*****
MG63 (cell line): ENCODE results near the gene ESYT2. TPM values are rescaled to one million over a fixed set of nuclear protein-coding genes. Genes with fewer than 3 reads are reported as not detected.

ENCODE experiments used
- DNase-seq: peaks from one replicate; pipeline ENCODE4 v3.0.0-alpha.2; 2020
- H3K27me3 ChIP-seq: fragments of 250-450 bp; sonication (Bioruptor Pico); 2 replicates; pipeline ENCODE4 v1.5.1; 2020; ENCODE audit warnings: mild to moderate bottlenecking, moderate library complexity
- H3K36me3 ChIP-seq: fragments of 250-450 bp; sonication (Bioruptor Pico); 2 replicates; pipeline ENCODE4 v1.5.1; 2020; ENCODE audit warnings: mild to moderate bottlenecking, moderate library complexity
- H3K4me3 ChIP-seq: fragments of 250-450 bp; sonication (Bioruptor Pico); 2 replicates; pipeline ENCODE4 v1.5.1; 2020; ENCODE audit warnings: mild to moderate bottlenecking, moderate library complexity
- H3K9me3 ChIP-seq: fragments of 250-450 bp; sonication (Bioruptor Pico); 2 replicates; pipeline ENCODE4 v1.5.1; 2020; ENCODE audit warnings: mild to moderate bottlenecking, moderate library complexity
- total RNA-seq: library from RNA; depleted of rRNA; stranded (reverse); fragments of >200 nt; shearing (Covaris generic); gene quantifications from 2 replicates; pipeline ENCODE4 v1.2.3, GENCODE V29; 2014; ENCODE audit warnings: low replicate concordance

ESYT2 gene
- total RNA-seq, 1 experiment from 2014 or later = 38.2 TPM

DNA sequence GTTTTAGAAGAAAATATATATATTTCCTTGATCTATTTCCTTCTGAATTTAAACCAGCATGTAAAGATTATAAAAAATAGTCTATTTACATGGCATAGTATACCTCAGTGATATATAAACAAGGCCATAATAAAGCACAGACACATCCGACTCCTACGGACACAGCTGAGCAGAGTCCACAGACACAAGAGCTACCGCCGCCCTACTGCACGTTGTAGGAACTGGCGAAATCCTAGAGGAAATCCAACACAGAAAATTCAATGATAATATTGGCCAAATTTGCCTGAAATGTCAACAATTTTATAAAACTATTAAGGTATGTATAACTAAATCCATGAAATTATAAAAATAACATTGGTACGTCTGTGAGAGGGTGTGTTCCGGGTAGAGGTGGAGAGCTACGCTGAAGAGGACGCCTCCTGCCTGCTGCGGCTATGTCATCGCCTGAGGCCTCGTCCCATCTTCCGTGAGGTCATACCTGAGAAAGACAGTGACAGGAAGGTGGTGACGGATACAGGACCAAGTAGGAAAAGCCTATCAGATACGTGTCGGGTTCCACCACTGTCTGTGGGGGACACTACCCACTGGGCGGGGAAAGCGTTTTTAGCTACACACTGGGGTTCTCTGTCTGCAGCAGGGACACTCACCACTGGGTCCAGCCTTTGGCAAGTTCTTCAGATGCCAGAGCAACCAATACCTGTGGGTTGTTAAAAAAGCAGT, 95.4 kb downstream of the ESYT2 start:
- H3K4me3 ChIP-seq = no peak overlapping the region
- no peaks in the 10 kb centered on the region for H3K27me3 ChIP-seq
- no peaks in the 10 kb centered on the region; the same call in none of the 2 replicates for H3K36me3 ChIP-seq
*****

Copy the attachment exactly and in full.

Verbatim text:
MG63 (cell line): ENCODE results near the gene ESYT2. TPM values are rescaled to one million over a fixed set of nuclear protein-coding genes. Genes with fewer than 3 reads are reported as not detected.

ENCODE experiments used
- DNase-seq: peaks from one replicate; pipeline ENCODE4 v3.0.0-alpha.2; 2020
- H3K27me3 ChIP-seq: fragments of 250-450 bp; sonication (Bioruptor Pico); 2 replicates; pipeline ENCODE4 v1.5.1; 2020; ENCODE audit warnings: mild to moderate bottlenecking, moderate library complexity
- H3K36me3 ChIP-seq: fragments of 250-450 bp; sonication (Bioruptor Pico); 2 replicates; pipeline ENCODE4 v1.5.1; 2020; ENCODE audit warnings: mild to moderate bottlenecking, moderate library complexity
- H3K4me3 ChIP-seq: fragments of 250-450 bp; sonication (Bioruptor Pico); 2 replicates; pipeline ENCODE4 v1.5.1; 2020; ENCODE audit warnings: mild to moderate bottlenecking, moderate library complexity
- H3K9me3 ChIP-seq: fragments of 250-450 bp; sonication (Bioruptor Pico); 2 replicates; pipeline ENCODE4 v1.5.1; 2020; ENCODE audit warnings: mild to moderate bottlenecking, moderate library complexity
- total RNA-seq: library from RNA; depleted of rRNA; stranded (reverse); fragments of >200 nt; shearing (Covaris generic); gene quantifications from 2 replicates; pipeline ENCODE4 v1.2.3, GENCODE V29; 2014; ENCODE audit warnings: low replicate concordance

ESYT2 gene
- total RNA-seq, 1 experiment from 2014 or later = 38.2 TPM

DNA sequence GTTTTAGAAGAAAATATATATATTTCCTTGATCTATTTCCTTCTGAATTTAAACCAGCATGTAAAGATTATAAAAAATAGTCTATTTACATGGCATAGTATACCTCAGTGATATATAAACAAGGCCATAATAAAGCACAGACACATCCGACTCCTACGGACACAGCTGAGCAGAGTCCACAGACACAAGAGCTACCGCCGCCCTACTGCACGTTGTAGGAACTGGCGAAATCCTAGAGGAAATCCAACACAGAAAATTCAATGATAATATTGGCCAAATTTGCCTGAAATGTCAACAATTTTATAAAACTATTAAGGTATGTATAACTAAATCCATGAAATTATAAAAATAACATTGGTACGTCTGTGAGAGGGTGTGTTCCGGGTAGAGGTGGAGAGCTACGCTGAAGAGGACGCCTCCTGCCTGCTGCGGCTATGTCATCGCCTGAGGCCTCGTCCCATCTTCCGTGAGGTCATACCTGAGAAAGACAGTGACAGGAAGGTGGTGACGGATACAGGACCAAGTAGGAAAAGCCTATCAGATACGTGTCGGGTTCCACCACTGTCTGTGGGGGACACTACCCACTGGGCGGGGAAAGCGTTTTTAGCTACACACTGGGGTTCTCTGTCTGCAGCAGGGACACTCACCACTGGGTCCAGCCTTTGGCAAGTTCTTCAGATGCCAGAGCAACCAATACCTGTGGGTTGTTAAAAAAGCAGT, 95.4 kb downstream of the ESYT2 start:
- H3K4me3 ChIP-seq = no peak overlapping the region
- no peaks in the 10 kb centered on the region for H3K27me3 ChIP-seq
- no peaks in the 10 kb centered on the region; the same call in none of the 2 replicates for H3K36me3 ChIP-seq